‘Anti-Alberta’ inquiry points finger at media and environmentalists but finds no wrongdoing
The controversial and over-budget two-year probe, which has been criticized as a politically charged effort...
It all began when Alberta’s United Conservative Party government rescinded a decades-old policy that prevented coal companies from surface mining in the eastern slopes of the Rocky Mountains.
The decision came into effect in June in the midst of the COVID-19 pandemic. It was lauded by Energy Minister Sonya Savage as a way to “help attract new investment for an important industry.”
In short, the UCP removed a system of land classification that prohibited surface coal mining in more than a million hectares of the foothills and Rocky Mountains — areas important to First Nations and for the protection of numerous species at risk.
Marlene Poitras, the Assembly of First Nations regional chief for Alberta, told The Narwhal at the time it was a “backwards move,” and that the government failed to adequately consult Indigenous groups.
It wasn’t just First Nations that were upset by the announcement. Conservation groups, already worried about the loss of protected lands as the UCP government moved to de-list dozens of parks and recreation areas, warned the decision would put more landscapes in jeopardy. Then came the ranching community, concerned native grasslands and prime pasture would be destroyed.
“You’re not going to put a mountain back, you’re not going to put the native grasses back and you’re definitely not going to revert it back to pasture land,” Laura Laing, a third-generation rancher who lives west of Nanton, Alta., said in October.
Then, in December, Alberta accepted offers from Australian coal companies to mine nearly a dozen parcels of land spanning close to 2,000 hectares, seen by many as just the beginning of new coal leases in the region.
And just before Christmas, news broke that First Nations and landowners are seeking to take Alberta to court over the policy change. Submissions requesting a judicial review argue the government failed in its obligation to consult with those affected by land-use decisions, The Canadian Press reported. The requests are set to be heard in court in January.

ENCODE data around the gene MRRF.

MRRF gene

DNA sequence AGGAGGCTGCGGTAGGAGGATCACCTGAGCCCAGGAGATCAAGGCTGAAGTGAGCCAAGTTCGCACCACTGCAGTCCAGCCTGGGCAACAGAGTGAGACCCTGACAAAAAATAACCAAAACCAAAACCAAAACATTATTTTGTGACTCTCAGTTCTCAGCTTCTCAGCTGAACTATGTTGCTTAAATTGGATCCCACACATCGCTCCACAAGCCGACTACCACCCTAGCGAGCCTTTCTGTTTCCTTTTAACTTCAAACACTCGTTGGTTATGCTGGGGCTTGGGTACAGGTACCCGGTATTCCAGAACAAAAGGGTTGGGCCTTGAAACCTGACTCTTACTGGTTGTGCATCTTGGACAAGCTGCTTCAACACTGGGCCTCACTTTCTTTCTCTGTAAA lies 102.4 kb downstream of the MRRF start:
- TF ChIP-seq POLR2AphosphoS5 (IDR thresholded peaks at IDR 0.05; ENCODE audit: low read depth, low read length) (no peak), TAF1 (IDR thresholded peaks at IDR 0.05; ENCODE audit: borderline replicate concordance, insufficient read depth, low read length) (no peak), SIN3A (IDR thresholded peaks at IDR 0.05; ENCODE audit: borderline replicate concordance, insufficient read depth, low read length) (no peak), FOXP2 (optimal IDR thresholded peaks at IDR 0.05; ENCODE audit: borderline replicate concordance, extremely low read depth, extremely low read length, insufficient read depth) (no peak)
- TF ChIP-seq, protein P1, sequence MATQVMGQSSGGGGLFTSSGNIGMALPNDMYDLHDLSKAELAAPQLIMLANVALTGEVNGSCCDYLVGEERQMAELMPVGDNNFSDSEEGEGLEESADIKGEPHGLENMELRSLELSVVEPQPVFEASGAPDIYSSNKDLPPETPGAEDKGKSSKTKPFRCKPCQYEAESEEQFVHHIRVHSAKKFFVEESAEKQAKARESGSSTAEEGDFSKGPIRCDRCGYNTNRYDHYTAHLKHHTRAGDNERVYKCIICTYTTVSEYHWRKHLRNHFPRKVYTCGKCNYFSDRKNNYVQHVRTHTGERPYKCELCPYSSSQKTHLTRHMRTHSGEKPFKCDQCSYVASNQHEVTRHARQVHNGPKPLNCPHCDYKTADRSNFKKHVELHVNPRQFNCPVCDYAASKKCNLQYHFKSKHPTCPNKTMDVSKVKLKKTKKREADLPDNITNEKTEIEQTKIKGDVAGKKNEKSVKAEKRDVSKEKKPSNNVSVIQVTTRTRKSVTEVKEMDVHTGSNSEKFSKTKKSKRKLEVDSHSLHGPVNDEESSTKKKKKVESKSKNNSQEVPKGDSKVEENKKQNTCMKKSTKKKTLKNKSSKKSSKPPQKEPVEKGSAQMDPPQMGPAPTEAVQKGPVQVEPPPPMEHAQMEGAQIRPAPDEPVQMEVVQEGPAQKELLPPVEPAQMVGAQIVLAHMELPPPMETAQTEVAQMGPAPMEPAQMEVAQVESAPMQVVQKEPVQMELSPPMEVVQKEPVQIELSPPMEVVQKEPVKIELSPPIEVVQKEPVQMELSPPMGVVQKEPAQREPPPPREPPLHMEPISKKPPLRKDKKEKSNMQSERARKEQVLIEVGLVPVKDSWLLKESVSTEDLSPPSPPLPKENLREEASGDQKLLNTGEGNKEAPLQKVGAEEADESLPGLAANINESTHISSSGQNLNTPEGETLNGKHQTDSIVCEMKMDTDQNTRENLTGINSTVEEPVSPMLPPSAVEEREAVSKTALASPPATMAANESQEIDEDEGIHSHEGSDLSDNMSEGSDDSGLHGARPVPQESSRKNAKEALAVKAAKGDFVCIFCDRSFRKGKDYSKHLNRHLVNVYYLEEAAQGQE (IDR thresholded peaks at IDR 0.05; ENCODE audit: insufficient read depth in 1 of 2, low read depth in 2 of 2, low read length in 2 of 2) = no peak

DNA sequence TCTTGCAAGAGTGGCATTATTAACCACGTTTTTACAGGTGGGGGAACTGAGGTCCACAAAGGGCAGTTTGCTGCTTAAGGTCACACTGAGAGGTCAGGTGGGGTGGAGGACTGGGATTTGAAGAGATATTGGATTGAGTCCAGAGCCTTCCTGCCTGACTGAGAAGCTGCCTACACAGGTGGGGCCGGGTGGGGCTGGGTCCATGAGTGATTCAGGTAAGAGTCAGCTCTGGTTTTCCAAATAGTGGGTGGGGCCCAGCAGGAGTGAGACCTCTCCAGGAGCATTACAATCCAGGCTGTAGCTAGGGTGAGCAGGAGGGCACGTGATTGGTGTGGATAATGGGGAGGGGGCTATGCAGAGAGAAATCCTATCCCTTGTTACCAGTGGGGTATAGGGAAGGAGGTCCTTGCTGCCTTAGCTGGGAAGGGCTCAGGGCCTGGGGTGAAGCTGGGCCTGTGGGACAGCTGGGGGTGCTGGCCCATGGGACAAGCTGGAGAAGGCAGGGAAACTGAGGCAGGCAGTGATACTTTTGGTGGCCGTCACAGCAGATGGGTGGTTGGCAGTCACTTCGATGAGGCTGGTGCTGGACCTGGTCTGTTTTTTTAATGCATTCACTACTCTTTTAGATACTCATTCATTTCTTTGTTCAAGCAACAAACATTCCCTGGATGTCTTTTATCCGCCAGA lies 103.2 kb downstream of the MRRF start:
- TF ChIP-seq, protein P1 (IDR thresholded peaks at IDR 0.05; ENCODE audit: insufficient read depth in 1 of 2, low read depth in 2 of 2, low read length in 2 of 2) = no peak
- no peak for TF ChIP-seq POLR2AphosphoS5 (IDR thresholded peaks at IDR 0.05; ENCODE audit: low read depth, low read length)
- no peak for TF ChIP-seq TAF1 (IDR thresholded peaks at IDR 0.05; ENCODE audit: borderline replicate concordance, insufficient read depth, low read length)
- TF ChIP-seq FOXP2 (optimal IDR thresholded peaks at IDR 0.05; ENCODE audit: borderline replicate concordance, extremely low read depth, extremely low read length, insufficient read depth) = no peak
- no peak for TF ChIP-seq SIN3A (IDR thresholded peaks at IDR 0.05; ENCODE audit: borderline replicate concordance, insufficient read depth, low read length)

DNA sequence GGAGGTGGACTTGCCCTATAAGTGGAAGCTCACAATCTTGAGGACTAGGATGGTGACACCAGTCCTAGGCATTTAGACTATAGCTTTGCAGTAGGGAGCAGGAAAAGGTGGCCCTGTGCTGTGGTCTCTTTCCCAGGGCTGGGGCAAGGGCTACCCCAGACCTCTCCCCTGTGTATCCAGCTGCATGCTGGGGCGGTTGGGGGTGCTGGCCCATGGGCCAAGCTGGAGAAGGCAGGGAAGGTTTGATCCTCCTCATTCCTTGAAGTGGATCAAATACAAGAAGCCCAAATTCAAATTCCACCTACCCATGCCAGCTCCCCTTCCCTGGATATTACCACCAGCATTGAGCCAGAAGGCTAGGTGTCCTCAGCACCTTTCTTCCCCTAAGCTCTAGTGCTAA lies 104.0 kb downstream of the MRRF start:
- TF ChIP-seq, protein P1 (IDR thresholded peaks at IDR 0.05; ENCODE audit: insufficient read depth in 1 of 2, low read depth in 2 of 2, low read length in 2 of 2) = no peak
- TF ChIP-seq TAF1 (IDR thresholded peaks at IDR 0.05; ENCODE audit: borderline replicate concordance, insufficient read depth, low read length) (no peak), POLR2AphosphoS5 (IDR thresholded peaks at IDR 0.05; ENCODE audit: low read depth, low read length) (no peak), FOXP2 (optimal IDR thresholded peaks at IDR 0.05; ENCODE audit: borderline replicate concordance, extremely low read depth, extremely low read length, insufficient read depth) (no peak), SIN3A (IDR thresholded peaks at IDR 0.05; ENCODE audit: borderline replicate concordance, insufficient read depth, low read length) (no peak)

“For the general public, if they look west when they’re driving the Cowboy Trail, that landscape’s going to change,” Laing said in the fall.
That left us wondering: what will the eastern slopes of the Rocky Mountains look like if these proposed open-pit mines go ahead?
We looked west to B.C., where an industry to churn out steel-making coal has been operating for years.
In B.C.’s Elk Valley, just over the Alberta border, the coal industry has been at the centre of an ongoing debate pitting economic benefits against a growing environmental crisis.
Although mining has occurred in the area for more than 100 years, the use of mountaintop-removal mining in recent decades has dramatically changed the scale of the region’s mining operations. Entire mountains are carved up, with valuable metallurgical coal processed out. The remaining waste rock, which contains selenium, arsenic and nitrates, among other pollutants, is piled high in adjacent valleys where it is exposed to the elements.
These mines, among the biggest in B.C., operate 24 hours a day, every day of the year.
Now, more mines like these are poised to open up the eastern slopes in Alberta.
Here’s a closer look.
— With files from Carol Linnitt
Update Dec. 24, 2020 at 10:00 p.m. MST: This article was updated to note that landowners and First Nations submitted requests for a judicial review of Alberta’s decision to rescind the coal policy.
Update Feb. 24, 2021 at 11:00 a.m. MST: This article was updated to note that one of the mines pictured is a suspended site in Alberta currently in the process of restarting operations.
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